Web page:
One dealership group expanded, while a new dealer acquired his first store.
As the second quarter came to a close, one dealership group expanded while another transaction involved a first-time dealer.
Here’s a quick look at the transactions involving domestic- and import-brand stores.
Time Auto Group acquired its first Subaru and Honda dealerships on June 30 when it bought Klamath Falls Subaru and Klamath Falls Honda, in Oregon, from Underriner Motors.
The growing Time Auto of Portland, Ore., also owns Volvo Cars of Bend, in Oregon, as well as Beaverton Nissan and Gladstone Mitsubishi in suburban Portland. The group also includes D&C Motor Co., a used-vehicle dealership in Portland that specializes in European luxury brands. Klamath Falls is in southern Oregon.
“We’re looking to expand, especially in Oregon,” Time Auto CEO Daniel Crainic told Automotive News. “It’s close enough to us where it gives us a dynamic footprint.”
Time Auto’s two-store Klamath Falls acquisition follows its purchase of Beaverton Nissan in February, Volvo Cars of Bend in 2020 and Gladstone Mitsubishi in 2019. Each store will eventually be rebranded under the Time nomenclature, Crainic said.
“We’re looking to grow at a healthy speed as long as our balance sheet allows us to,” Crainic said.
George Pero and Joe Beaver of DCG Acquisitions, a Dave Cantin Group company, handled the latest transaction.
New dealer Tony Boyd acquired his first dealership on June 30 when he bought Turner Chevrolet in Park Hills, Mo., from Chris Williams. Turner Chevrolet previously had a Cadillac franchise but General Motors bought it before the transaction’s closing, Boyd said. The dealership has been renamed Park Hills Chevrolet. Park Hills is about an hour’s drive south of St. Louis.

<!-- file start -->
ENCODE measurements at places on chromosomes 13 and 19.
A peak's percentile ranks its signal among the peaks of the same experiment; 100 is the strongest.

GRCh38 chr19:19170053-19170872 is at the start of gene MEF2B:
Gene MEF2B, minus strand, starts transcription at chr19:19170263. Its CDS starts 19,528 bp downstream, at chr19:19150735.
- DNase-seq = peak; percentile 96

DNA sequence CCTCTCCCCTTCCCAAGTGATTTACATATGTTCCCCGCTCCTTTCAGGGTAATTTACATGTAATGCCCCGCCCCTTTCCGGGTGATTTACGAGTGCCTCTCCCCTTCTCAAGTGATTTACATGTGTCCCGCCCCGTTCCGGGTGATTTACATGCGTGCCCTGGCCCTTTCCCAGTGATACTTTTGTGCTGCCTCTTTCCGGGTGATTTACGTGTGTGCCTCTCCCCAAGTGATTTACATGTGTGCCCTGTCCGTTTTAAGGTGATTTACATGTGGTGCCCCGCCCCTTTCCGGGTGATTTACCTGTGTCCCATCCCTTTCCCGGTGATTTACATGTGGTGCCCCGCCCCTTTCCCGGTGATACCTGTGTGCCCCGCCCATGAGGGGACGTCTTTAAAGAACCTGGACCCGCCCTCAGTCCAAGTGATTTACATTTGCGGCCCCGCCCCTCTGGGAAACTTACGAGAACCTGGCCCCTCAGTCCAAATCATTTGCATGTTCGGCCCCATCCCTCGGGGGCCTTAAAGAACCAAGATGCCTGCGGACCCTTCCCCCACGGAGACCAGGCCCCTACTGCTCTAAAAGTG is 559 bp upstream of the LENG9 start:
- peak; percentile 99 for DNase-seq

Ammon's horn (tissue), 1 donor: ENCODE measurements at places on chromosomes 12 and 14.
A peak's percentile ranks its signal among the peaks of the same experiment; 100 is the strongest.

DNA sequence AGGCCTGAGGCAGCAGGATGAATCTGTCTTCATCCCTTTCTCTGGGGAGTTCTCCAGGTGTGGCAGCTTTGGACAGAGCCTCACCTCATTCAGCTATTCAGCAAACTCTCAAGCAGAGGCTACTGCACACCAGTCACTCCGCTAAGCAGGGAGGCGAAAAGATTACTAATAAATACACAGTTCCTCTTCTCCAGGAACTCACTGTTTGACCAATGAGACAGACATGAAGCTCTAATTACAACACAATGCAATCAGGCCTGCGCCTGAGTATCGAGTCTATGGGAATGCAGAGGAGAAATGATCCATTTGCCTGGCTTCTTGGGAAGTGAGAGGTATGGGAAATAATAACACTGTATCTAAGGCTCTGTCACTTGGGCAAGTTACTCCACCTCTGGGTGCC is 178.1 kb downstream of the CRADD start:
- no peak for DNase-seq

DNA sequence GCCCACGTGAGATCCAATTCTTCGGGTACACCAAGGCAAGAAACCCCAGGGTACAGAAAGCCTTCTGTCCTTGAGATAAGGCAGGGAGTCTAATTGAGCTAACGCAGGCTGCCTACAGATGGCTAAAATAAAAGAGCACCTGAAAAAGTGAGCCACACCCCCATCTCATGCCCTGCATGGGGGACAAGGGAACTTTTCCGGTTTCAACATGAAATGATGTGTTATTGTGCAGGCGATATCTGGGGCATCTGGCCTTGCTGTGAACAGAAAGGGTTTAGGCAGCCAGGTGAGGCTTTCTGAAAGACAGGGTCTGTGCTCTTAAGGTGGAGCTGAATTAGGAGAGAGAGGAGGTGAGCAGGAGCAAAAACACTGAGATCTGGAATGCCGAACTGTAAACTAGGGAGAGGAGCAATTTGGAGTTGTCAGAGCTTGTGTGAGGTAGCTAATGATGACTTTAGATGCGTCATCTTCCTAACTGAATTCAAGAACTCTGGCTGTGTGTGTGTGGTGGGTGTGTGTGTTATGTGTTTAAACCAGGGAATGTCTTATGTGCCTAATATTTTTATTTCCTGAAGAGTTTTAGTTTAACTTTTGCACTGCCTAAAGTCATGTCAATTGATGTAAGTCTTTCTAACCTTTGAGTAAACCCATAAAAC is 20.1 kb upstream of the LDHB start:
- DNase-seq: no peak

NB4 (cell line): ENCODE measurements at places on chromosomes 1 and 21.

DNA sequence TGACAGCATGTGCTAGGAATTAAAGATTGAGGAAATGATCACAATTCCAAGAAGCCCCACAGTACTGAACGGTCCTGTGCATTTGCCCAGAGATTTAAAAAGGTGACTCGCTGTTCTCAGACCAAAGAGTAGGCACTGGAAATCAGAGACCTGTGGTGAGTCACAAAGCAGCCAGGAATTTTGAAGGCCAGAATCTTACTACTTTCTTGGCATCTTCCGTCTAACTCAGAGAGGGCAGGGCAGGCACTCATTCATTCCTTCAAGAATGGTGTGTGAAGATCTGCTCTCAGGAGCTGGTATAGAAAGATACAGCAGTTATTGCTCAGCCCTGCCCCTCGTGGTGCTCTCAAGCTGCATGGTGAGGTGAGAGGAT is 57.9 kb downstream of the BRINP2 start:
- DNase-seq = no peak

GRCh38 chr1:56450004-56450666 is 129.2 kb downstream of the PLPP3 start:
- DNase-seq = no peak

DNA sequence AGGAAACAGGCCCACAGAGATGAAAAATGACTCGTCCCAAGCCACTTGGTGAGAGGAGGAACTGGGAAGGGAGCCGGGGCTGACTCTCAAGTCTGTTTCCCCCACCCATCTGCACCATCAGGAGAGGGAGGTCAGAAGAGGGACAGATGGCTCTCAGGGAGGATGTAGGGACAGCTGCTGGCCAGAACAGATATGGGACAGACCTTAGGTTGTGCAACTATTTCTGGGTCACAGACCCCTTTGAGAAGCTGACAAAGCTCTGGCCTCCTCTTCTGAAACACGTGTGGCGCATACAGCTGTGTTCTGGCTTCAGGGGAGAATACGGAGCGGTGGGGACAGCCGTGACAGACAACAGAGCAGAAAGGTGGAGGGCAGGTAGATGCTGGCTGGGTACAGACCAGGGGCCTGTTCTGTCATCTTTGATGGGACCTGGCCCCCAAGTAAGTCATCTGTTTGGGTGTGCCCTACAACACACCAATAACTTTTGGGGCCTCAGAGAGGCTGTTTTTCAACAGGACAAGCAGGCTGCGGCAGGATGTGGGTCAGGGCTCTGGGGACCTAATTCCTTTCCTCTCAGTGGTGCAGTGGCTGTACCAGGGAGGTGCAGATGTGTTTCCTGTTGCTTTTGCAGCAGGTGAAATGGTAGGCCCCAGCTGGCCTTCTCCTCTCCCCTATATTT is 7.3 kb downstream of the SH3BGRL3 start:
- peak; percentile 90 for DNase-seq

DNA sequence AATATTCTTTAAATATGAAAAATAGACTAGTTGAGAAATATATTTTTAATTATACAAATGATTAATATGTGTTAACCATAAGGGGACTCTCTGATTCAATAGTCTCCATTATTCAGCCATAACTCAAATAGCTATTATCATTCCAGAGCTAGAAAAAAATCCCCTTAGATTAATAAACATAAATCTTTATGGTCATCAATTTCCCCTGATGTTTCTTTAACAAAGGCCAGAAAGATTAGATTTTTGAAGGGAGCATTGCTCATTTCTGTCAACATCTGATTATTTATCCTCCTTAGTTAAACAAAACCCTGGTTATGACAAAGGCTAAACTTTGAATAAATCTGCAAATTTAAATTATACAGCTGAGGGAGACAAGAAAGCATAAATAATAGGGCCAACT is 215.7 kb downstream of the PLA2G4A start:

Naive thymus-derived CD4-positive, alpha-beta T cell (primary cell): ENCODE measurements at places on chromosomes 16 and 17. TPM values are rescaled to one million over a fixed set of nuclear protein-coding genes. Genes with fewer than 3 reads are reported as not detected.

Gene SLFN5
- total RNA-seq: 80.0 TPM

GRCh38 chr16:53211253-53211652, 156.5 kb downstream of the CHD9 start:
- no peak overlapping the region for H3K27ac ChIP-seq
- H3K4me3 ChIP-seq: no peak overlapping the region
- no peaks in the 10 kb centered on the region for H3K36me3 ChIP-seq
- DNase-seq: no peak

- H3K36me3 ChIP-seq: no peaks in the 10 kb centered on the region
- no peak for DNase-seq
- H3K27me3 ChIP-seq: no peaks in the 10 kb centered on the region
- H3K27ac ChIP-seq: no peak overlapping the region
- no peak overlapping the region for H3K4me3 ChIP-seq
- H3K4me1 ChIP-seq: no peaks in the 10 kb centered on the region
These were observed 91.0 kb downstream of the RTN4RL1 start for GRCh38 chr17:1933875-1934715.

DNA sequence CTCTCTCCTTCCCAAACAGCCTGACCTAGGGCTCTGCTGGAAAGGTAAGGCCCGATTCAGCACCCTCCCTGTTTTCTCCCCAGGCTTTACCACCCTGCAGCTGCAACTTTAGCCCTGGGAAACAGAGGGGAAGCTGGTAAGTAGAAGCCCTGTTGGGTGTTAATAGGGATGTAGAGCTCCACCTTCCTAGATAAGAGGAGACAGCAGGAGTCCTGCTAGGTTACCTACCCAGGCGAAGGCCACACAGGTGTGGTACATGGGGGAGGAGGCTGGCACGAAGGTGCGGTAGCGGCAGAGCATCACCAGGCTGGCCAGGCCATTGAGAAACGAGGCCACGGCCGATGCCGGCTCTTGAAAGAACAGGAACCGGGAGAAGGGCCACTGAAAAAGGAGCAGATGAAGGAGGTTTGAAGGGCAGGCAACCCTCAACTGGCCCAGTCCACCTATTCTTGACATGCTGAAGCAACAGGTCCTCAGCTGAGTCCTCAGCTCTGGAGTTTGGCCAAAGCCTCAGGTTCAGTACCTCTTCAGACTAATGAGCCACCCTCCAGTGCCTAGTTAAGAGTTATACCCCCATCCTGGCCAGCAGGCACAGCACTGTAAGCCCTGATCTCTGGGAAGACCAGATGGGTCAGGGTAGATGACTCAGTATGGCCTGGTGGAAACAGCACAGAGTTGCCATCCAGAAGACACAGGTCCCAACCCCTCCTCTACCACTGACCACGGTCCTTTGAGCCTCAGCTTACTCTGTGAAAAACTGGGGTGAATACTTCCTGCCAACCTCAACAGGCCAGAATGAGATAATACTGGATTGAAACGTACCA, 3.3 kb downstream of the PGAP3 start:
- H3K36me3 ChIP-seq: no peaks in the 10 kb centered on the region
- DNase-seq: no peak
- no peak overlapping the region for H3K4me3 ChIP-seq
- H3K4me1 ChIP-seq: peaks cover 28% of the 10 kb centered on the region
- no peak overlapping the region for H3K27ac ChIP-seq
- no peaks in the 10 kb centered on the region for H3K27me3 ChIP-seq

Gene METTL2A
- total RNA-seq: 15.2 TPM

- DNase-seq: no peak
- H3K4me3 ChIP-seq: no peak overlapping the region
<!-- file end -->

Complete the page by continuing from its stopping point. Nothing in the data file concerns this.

Boyd, who began his automotive retail career in 1987 as a salesman, spent the past 13 years working at Bommarito Automotive Group of Ellisville, Mo., where he most recently was the lead finance manager.
Boyd said he would like to expand his dealership footprint, but he also wants to put an emphasis on mentoring.
“Eventually, I’d like to grow a network where I have five, six, eight rooftops under my banner,” Boyd said. “My biggest piece that I really want to do in the business, though, is I want to mentor and give folks who maybe don’t know that this is an opportunity, or a path, that they can pursue and show them that this is a path and then give them opportunities to develop the skills they need to get there.”
Don Brown of Midwest Brokerage in St. Louis represented Williams in the transaction. Boyd didn’t use a broker.